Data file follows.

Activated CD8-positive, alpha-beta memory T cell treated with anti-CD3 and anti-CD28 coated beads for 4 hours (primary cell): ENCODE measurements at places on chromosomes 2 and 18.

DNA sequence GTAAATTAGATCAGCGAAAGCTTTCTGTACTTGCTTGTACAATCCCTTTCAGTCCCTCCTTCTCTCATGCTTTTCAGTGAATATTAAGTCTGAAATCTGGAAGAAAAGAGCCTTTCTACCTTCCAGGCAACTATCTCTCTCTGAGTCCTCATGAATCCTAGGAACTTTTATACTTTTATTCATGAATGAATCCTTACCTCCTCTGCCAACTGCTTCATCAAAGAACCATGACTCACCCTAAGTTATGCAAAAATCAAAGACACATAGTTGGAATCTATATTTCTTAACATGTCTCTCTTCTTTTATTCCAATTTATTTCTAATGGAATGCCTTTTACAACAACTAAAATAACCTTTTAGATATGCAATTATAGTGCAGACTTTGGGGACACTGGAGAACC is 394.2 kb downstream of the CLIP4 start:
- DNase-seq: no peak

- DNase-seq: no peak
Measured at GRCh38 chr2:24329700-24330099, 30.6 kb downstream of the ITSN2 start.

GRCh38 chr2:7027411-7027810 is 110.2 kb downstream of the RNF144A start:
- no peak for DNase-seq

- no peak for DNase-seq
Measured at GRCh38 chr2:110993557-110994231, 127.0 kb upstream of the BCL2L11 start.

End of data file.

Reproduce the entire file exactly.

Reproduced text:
Activated CD8-positive, alpha-beta memory T cell treated with anti-CD3 and anti-CD28 coated beads for 4 hours (primary cell): ENCODE measurements at places on chromosomes 2 and 18.

DNA sequence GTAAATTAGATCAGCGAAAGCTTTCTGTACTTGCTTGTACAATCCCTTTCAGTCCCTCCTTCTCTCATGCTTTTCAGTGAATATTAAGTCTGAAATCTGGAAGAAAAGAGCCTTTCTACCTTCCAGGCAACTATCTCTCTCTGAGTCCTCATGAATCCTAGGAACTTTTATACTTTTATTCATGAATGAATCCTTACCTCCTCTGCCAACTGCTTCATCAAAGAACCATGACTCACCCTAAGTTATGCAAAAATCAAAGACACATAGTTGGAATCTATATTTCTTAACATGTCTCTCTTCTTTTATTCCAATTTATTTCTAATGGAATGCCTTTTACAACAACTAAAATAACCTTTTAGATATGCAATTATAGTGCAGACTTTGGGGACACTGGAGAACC is 394.2 kb downstream of the CLIP4 start:
- DNase-seq: no peak

- DNase-seq: no peak
Measured at GRCh38 chr2:24329700-24330099, 30.6 kb downstream of the ITSN2 start.

GRCh38 chr2:7027411-7027810 is 110.2 kb downstream of the RNF144A start:
- no peak for DNase-seq

- no peak for DNase-seq
Measured at GRCh38 chr2:110993557-110994231, 127.0 kb upstream of the BCL2L11 start.